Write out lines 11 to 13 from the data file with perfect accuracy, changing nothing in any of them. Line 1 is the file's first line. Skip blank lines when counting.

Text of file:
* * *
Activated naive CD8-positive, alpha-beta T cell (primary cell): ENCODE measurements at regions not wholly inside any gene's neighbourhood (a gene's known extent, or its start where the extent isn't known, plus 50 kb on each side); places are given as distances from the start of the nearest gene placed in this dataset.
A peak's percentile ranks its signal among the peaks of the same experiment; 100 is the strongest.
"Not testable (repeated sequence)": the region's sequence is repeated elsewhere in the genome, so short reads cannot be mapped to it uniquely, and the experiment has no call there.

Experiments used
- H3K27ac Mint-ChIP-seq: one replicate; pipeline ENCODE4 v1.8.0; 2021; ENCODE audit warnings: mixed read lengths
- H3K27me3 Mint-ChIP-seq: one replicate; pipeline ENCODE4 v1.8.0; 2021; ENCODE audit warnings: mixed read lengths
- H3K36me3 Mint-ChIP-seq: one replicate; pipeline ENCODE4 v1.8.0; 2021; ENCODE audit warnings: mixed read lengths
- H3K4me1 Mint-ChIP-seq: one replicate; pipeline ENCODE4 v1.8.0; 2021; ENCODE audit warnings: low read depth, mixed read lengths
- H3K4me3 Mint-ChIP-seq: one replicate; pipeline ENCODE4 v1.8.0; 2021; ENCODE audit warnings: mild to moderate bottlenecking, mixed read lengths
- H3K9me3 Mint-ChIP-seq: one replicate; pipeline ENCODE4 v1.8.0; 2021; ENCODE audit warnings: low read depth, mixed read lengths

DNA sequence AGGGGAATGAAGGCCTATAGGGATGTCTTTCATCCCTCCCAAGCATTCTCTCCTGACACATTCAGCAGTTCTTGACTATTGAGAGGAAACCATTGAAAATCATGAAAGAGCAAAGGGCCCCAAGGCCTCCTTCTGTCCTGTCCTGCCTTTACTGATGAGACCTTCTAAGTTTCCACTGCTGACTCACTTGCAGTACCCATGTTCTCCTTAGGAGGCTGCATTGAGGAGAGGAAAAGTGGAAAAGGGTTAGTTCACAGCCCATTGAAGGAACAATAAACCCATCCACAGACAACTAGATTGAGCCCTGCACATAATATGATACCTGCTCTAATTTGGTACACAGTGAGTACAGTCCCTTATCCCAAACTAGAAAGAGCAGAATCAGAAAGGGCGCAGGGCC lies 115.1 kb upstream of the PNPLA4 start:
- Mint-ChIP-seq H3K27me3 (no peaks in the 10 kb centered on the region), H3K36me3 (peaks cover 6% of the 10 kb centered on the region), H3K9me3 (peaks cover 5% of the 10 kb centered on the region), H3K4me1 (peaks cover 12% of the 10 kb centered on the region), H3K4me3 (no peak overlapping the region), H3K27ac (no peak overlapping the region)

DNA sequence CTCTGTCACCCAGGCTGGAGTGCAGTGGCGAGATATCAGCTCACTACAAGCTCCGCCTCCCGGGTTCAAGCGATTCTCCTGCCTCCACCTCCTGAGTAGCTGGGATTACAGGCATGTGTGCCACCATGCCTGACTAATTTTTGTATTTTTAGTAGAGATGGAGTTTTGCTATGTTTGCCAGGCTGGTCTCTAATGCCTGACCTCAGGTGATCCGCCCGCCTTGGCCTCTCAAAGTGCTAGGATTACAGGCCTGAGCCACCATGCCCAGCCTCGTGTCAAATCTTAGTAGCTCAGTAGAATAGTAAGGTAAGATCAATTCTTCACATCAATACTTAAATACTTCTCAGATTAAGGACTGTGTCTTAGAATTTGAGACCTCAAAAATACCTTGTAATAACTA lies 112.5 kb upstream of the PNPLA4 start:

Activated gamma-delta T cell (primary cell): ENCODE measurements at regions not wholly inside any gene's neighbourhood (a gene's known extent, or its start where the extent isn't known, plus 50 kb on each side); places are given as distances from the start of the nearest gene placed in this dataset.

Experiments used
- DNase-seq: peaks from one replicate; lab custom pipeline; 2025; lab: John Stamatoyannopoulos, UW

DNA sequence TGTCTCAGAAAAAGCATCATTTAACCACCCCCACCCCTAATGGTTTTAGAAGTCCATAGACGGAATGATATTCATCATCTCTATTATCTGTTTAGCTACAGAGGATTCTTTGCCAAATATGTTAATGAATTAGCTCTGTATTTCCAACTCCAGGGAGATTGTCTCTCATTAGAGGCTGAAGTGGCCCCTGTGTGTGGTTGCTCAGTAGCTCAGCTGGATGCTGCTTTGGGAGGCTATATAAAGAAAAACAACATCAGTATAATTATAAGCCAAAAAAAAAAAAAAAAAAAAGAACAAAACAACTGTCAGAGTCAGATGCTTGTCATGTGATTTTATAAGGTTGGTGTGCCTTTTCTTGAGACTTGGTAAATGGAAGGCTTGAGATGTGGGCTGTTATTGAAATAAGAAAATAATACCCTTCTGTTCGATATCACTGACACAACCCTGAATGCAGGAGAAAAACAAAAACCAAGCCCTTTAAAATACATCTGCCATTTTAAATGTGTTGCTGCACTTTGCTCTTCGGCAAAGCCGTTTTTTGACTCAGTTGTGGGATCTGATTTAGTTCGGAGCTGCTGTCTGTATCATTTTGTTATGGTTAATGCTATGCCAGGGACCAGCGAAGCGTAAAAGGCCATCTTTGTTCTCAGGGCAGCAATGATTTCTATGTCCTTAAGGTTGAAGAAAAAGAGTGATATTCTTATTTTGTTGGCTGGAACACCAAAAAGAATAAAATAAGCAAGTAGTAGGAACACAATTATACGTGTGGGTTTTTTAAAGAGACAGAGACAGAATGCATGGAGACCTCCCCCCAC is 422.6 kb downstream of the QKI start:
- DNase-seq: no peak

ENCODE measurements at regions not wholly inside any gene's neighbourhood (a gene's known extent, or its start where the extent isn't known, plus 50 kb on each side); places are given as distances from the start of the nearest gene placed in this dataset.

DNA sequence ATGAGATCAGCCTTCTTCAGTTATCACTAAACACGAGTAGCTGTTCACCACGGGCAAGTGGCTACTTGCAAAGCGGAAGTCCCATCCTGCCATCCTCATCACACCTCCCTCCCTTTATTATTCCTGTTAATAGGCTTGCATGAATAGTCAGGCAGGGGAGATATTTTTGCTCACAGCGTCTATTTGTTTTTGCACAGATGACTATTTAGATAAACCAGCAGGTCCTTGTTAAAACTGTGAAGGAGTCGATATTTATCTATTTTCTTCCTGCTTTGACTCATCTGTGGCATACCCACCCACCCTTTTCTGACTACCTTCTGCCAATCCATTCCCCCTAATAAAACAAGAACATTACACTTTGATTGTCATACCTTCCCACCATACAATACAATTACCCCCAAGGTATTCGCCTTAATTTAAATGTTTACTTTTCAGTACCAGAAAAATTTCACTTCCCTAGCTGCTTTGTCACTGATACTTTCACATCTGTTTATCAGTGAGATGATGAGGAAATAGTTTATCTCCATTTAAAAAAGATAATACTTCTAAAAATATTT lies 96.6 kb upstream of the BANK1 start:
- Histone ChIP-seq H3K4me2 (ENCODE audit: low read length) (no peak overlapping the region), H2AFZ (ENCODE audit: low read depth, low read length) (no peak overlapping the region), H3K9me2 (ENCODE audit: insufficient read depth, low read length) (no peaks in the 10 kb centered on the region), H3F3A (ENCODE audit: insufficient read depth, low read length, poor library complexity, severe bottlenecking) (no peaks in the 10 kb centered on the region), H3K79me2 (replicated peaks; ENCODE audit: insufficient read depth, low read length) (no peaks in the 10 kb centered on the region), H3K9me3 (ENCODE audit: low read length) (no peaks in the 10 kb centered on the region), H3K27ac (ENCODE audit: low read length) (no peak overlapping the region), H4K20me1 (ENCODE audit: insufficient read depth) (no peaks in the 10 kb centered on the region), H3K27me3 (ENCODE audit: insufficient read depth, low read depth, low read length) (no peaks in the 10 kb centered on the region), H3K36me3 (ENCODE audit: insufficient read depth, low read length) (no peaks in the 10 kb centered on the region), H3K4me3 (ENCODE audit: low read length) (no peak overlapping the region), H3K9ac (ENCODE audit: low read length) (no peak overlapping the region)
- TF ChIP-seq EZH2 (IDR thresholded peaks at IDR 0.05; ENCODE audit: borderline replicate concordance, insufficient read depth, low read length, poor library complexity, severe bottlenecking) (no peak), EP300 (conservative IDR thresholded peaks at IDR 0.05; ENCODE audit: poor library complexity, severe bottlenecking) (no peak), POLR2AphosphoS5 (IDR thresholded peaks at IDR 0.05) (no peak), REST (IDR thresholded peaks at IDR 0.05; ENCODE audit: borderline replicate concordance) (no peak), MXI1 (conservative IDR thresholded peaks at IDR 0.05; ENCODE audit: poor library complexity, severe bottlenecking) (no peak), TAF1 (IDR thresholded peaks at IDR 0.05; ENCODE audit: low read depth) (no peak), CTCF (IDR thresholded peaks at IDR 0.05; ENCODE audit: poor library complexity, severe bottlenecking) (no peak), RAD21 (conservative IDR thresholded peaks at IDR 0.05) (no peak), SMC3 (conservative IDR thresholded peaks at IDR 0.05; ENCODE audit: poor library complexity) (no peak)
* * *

DNA sequence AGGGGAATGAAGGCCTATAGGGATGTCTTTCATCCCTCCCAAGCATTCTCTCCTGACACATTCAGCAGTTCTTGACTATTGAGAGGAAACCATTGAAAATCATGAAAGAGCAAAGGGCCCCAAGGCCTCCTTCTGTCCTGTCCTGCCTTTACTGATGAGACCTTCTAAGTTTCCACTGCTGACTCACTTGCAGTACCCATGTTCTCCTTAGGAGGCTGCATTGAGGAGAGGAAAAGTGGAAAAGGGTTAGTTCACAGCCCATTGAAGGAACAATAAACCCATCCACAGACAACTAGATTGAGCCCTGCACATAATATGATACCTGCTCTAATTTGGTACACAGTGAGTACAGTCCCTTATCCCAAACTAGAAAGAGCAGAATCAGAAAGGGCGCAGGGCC lies 115.1 kb upstream of the PNPLA4 start:
- Mint-ChIP-seq H3K27me3 (no peaks in the 10 kb centered on the region), H3K36me3 (peaks cover 6% of the 10 kb centered on the region), H3K9me3 (peaks cover 5% of the 10 kb centered on the region), H3K4me1 (peaks cover 12% of the 10 kb centered on the region), H3K4me3 (no peak overlapping the region), H3K27ac (no peak overlapping the region)

DNA sequence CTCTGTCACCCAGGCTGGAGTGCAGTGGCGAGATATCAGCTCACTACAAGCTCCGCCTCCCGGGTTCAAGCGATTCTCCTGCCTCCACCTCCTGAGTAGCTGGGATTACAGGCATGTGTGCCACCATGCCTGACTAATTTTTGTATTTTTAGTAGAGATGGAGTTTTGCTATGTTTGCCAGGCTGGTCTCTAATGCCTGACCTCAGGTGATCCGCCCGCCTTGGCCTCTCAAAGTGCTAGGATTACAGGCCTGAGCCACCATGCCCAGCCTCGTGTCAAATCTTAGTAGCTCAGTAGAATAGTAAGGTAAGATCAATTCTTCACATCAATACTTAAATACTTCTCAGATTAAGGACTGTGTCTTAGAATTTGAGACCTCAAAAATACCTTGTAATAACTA lies 112.5 kb upstream of the PNPLA4 start: